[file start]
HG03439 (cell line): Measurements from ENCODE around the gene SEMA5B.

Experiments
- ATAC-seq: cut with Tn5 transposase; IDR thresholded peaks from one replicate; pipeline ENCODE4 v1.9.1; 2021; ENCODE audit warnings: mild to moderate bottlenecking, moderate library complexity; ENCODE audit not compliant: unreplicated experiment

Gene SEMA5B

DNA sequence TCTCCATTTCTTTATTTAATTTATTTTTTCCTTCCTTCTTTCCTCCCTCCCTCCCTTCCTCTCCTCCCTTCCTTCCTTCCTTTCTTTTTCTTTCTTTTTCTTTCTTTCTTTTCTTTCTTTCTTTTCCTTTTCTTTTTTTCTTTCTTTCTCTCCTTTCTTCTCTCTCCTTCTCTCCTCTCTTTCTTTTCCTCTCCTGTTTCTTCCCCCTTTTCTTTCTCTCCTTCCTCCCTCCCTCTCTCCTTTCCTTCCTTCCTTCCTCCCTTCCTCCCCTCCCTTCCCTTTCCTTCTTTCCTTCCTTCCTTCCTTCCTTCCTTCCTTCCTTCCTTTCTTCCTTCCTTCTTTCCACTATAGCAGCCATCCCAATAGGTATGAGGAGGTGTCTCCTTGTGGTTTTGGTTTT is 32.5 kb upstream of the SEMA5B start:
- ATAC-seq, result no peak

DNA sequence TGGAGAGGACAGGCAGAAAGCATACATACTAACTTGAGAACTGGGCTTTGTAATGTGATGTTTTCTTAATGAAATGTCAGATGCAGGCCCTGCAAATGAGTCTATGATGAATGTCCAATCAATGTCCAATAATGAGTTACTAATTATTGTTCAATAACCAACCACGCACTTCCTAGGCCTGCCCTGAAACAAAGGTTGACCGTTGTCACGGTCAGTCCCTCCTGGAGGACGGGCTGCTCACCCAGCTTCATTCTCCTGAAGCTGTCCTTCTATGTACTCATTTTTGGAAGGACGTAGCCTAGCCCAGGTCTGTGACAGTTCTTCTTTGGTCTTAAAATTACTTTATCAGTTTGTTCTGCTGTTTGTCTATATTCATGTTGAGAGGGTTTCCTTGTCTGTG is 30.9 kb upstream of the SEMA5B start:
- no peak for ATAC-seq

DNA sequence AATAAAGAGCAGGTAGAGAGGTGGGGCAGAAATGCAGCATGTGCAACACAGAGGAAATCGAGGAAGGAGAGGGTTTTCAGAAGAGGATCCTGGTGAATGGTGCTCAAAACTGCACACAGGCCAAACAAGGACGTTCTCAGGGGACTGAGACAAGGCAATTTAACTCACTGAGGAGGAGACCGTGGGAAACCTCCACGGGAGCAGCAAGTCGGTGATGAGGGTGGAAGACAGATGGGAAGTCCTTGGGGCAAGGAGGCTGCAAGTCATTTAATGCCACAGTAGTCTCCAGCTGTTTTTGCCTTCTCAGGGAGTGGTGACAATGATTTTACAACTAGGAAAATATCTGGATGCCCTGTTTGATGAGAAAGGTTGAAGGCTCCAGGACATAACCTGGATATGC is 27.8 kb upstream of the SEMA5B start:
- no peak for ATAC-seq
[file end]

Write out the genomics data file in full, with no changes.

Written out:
HG03439 (cell line): Measurements from ENCODE around the gene SEMA5B.

Experiments
- ATAC-seq: cut with Tn5 transposase; IDR thresholded peaks from one replicate; pipeline ENCODE4 v1.9.1; 2021; ENCODE audit warnings: mild to moderate bottlenecking, moderate library complexity; ENCODE audit not compliant: unreplicated experiment

Gene SEMA5B

DNA sequence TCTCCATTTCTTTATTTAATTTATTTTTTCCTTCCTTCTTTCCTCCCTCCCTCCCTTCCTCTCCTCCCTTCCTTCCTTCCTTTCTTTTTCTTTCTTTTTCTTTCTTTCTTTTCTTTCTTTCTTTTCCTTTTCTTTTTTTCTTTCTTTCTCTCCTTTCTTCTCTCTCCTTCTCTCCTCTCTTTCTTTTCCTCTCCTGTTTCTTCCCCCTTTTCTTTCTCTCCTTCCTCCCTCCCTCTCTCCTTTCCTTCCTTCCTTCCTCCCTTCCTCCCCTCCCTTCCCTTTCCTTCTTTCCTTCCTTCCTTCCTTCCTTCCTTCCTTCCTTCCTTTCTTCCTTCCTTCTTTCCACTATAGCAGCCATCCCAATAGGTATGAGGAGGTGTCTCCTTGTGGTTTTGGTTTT is 32.5 kb upstream of the SEMA5B start:
- ATAC-seq, result no peak

DNA sequence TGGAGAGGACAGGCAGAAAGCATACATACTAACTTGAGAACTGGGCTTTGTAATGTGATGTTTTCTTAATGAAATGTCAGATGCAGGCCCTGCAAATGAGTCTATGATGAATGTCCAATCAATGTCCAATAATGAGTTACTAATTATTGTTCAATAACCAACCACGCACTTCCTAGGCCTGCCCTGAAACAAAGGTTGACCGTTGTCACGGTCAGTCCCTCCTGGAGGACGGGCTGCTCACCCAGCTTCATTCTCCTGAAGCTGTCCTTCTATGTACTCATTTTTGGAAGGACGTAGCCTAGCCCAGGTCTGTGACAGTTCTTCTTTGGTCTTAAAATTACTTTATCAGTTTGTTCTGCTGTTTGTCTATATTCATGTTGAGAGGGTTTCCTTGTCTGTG is 30.9 kb upstream of the SEMA5B start:
- no peak for ATAC-seq

DNA sequence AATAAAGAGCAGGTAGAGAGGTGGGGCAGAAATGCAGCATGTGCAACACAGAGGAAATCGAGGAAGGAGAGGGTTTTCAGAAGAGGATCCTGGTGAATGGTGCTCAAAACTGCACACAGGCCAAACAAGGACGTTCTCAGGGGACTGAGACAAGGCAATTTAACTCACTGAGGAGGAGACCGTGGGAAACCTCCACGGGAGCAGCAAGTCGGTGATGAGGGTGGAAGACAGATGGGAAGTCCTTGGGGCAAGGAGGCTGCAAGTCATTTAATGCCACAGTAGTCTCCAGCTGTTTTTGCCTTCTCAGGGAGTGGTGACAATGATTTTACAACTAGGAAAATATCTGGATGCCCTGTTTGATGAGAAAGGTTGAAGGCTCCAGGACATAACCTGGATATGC is 27.8 kb upstream of the SEMA5B start:
- no peak for ATAC-seq